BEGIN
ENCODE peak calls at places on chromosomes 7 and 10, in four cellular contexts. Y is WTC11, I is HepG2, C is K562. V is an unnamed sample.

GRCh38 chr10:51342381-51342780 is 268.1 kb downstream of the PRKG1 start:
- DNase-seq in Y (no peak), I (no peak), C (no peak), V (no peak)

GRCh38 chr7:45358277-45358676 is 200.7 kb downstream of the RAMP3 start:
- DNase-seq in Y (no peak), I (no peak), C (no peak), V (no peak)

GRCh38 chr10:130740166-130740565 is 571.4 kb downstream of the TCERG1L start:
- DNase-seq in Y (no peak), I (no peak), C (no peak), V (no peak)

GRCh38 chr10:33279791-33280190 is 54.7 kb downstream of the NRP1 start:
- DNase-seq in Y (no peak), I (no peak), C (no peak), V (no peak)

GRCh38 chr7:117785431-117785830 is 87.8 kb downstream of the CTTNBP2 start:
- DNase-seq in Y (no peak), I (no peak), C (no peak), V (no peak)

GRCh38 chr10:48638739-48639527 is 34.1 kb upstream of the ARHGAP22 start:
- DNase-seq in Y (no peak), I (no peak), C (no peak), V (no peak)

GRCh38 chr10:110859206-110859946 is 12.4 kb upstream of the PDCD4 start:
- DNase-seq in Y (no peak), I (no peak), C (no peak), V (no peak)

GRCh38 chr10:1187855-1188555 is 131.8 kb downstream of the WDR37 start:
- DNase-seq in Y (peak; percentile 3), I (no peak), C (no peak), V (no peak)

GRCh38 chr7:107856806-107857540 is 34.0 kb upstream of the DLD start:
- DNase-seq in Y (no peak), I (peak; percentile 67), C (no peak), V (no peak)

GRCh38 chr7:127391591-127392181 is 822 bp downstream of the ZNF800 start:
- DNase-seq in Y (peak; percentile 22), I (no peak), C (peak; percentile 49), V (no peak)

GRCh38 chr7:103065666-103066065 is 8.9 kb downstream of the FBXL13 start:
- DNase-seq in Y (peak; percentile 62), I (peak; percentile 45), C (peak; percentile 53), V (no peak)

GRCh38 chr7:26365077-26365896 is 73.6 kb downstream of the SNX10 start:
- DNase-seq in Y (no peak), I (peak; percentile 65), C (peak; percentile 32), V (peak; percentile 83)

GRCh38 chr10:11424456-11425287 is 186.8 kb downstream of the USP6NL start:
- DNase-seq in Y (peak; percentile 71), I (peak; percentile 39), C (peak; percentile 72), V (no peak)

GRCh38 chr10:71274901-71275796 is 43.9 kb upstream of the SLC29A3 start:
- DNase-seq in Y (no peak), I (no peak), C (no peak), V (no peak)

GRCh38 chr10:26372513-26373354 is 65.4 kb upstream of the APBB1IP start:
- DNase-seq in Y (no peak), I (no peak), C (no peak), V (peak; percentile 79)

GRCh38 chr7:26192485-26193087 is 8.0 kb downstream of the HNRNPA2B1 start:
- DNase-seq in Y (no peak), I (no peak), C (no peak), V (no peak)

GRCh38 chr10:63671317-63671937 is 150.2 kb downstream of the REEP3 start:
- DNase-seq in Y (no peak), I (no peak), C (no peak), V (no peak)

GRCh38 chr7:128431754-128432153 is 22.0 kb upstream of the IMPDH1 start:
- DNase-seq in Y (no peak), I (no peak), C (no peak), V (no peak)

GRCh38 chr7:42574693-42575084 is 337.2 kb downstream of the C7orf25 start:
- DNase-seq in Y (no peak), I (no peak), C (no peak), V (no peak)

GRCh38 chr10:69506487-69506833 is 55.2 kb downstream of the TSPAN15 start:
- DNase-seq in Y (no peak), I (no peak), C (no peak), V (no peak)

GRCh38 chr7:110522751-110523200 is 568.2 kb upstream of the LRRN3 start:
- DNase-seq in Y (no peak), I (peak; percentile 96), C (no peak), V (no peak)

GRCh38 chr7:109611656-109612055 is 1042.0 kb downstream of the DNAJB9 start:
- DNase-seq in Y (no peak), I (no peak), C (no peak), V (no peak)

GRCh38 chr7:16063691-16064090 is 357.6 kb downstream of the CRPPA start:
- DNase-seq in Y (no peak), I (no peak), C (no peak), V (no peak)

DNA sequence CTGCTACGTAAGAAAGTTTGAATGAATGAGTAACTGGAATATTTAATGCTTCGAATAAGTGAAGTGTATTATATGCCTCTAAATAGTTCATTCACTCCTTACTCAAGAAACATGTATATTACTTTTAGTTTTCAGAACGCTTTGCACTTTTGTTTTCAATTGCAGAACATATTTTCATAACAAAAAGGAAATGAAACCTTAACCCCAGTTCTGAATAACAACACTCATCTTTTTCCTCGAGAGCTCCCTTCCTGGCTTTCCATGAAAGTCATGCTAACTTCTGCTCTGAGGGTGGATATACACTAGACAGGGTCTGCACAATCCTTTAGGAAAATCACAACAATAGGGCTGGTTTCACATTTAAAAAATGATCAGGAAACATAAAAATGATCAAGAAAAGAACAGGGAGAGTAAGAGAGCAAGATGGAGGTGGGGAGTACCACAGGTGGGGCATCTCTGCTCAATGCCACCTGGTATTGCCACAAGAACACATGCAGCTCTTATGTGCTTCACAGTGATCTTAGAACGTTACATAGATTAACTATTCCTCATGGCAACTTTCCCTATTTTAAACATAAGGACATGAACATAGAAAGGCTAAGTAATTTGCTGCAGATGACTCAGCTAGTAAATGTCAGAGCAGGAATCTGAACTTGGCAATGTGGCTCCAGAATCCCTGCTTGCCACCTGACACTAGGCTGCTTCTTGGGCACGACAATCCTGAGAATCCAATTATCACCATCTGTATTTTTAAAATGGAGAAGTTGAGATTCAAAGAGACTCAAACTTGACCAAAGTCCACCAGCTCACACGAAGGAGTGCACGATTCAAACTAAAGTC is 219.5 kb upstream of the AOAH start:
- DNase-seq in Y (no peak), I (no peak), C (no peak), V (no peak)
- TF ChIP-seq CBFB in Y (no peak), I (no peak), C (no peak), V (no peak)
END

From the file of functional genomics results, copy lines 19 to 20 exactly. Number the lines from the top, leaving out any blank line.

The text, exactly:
- DNase-seq in Y (no peak), I (peak; percentile 67), C (no peak), V (no peak)

GRCh38 chr7:127391591-127392181 is 822 bp downstream of the ZNF800 start: